Going for the Gold: Girl Scouts Edition

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Williams, an Ambassador Girl Scout, has earned various patches recognizing achievements ranging from service at Gleaners Food Bank to selling over 300 boxes of Girl Scout cookies.

Williams, an Ambassador Girl Scout, has earned various patches recognizing achievements ranging from service at Gleaners Food Bank to selling over 300 boxes of Girl Scout cookies.
Williams, an Ambassador Girl Scout, has earned various patches recognizing achievements ranging from service at Gleaners Food Bank to selling over 300 boxes of Girl Scout cookies.

“On my honor, I will try to serve God and my country, to help people at all times, and to live by the Girl Scout Law.” Sound familiar?

Though the fond days of sporting a crisp brown skirt, a baby-blue button down, brown knee-highs, and a vest covered with patches are just distant memories from long ago, some Mercy students still keep the Girl Scout Promise close to their hearts.

Junior Jensen Pecora started as a Daisy Scout in Kindergarten and is now finishing her 12th year in scouting.

“I never considered leaving scouts,” said Pecora, “even when the other nine girls in my troop decided not to continue and I was the only one left. I joined a new troop in middle school, and I am still part of that troop today.”

One aspect of scouting that Pecora values most is the opportunity to serve the community. Whether it is bell ringing for the Salvation Army, volunteering at soup kitchens, visiting nursing homes, working with younger troops, or assembling care packages for cancer patients, Pecora has done it all.

“If I could give one piece of advice to a younger Girl Scout,” said Pecora, “I would tell her to make the time to stay with scouting and go for the Gold Award.”

Senior Sierra Holmes has done just that. Holmes has received the Bronze, Silver, and Gold Awards: the three highest awards of Girl Scouts. Holmes’s Gold Award project, renovating a room at the Detroit Rescue Mission Ministries (DRMM), which shelters abused women, took over a year to complete.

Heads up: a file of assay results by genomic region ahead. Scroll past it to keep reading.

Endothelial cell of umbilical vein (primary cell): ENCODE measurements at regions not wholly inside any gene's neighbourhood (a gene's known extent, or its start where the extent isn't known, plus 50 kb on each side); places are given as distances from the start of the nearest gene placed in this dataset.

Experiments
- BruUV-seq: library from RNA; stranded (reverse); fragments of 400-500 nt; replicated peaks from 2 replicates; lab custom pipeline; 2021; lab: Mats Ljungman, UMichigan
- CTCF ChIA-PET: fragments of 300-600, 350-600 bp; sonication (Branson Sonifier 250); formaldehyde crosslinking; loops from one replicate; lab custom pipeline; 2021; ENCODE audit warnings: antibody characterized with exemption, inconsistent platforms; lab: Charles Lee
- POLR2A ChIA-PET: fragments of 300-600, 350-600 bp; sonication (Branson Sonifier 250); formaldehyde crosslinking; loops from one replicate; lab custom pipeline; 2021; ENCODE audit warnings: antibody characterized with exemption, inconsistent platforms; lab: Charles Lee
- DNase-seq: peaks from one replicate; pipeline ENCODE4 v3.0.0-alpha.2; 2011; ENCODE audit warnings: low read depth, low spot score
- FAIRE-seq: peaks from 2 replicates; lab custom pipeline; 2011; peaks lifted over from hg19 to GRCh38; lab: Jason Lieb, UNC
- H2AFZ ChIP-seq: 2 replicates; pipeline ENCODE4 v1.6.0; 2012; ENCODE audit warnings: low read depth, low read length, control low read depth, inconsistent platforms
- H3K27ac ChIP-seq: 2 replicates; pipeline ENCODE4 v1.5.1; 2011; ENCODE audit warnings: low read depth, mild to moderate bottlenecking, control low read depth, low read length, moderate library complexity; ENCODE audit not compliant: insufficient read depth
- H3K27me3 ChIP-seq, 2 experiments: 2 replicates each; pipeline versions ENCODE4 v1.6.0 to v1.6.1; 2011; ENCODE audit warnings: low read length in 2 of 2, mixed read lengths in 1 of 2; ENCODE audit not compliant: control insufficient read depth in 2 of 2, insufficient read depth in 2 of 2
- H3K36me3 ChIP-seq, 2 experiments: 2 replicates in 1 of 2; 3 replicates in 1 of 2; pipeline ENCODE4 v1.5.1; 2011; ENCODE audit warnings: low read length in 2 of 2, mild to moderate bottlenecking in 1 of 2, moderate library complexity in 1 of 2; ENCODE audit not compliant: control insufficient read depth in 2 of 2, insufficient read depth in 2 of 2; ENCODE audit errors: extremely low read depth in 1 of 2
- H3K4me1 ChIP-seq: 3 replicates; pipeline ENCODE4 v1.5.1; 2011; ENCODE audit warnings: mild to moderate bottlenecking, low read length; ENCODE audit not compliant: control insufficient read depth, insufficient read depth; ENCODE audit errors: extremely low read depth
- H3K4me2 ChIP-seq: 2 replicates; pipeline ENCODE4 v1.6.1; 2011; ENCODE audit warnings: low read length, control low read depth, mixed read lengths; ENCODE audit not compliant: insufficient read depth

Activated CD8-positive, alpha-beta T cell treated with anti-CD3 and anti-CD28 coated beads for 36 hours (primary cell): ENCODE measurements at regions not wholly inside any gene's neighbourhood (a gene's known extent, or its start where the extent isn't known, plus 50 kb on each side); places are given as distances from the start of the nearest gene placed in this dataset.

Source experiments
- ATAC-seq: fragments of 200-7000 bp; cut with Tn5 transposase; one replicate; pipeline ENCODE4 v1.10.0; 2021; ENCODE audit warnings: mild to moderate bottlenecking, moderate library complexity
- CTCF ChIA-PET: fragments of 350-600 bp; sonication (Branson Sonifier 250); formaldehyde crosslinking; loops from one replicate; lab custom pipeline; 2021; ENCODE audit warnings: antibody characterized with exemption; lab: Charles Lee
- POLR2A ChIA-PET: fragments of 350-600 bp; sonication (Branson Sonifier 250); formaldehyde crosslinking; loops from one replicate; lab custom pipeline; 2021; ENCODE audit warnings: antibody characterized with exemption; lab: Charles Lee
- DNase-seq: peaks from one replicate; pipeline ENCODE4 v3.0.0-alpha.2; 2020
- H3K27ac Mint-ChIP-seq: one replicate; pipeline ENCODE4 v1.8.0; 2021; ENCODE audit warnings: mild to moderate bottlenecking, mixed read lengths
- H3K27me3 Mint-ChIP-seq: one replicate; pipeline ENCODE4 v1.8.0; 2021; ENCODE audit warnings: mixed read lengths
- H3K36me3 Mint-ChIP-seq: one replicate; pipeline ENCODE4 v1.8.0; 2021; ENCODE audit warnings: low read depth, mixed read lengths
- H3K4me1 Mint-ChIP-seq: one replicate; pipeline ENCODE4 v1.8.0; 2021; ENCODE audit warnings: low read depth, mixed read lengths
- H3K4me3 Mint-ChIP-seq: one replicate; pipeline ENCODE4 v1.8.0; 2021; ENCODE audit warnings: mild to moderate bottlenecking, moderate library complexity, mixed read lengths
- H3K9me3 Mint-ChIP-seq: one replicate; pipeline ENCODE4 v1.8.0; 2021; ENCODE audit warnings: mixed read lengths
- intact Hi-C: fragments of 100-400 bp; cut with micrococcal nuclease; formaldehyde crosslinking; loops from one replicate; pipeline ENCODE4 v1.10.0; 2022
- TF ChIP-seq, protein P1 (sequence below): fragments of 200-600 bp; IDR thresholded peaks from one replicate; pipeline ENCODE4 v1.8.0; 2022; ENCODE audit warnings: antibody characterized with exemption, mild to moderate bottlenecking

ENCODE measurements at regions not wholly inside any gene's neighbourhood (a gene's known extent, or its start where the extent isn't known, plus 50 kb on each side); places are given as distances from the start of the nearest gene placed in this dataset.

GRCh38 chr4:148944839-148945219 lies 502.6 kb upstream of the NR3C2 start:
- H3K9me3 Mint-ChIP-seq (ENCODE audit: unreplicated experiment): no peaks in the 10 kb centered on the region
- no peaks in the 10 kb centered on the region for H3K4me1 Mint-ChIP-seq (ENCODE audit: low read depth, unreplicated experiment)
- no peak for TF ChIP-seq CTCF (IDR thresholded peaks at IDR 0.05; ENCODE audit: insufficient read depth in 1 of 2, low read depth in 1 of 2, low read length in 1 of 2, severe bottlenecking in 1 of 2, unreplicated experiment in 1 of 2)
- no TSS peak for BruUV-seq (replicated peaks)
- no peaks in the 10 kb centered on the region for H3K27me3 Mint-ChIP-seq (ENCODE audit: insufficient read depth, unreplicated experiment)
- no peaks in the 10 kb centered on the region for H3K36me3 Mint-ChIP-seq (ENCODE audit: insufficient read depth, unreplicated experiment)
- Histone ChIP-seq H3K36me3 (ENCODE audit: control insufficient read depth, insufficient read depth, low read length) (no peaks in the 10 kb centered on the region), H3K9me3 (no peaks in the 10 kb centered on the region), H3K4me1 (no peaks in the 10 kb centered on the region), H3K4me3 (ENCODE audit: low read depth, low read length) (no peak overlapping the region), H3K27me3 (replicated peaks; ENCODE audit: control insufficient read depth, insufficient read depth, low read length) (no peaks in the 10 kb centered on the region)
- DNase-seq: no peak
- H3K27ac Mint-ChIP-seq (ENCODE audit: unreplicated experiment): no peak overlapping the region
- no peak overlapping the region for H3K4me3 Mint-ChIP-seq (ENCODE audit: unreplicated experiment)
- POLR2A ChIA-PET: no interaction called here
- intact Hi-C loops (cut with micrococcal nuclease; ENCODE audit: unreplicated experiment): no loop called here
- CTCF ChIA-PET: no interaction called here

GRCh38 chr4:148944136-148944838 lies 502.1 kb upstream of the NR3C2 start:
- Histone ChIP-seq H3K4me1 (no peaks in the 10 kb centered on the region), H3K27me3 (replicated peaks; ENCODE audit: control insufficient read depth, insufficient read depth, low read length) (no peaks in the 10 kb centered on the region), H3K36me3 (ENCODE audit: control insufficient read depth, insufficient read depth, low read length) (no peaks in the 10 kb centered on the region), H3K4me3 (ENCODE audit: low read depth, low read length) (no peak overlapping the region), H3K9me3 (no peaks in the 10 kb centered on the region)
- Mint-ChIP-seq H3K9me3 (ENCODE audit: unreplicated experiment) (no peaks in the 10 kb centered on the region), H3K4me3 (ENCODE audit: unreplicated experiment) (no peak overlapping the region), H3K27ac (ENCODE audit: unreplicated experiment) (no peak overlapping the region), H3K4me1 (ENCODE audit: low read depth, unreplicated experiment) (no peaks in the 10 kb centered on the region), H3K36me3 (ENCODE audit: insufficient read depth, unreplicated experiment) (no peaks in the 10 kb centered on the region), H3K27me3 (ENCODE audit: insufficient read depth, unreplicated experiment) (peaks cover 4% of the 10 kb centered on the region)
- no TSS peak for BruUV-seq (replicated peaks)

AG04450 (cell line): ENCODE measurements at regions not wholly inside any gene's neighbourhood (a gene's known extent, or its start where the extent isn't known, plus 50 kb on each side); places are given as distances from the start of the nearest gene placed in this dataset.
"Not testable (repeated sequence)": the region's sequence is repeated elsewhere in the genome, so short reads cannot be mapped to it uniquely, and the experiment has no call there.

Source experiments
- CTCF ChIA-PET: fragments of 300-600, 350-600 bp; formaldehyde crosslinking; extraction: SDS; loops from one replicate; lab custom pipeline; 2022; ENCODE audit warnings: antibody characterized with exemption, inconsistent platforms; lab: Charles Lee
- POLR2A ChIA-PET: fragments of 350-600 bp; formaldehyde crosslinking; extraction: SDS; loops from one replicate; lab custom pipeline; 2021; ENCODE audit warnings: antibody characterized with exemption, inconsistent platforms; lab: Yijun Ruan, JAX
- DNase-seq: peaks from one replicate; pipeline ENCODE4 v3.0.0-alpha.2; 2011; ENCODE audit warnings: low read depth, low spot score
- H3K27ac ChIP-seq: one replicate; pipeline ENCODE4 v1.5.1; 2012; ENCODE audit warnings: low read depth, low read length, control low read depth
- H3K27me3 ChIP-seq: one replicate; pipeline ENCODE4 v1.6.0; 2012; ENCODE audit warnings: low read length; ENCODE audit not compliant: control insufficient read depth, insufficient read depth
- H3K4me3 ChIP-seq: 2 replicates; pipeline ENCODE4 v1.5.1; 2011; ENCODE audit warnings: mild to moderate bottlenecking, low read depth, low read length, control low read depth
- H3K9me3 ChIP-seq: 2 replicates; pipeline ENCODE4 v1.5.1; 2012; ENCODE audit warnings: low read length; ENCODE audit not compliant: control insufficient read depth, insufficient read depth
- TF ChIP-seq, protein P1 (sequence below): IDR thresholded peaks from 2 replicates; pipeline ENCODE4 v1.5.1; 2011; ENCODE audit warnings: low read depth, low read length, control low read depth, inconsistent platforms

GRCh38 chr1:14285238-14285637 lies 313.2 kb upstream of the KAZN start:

Although a lot of work goes into Girl Scouts, many fun memories are made along the way.

“Stay in scouting,” said junior Jessica Williams, who is celebrating her 10th year as a Girl Scout. “It’s rewarding, plus you make great friends with the girls you meet.”

William’s fondest moments of scouting include camping, sleeping over at the mall, and simply making valuable friendships.

Although many girls drop out of Girl Scouts in middle school because it is considered “lame”, Holmes found a full proof way to make friends.

“I was never made fun of because, hey, if you wanted the cookies you had to go through me,” said Holmes. “I used my cookie power to get people to back off on the teasing.”

Junior Ally Eads, however, has not been as lucky as Holmes.

“I am made fun of now because most people our age aren’t in Girl Scouts anymore so people don’t believe me when I say I am still in it,” she said.

Regardless, Eads perseveres in her service and encourages younger scouts to stay in scouting.

Similar to Holmes, Eads is also renovating a room at the DRMM for her Gold Award project and will be re-doing the ceiling, painting the walls, inserting carpet, getting new furniture and decorations, as well as re-doing a bathroom connected to the room.

“Definitely stick with it,” said Eads. “Not only does it look good on a college application, but it provides lifelong lessons of service and charity,” she said.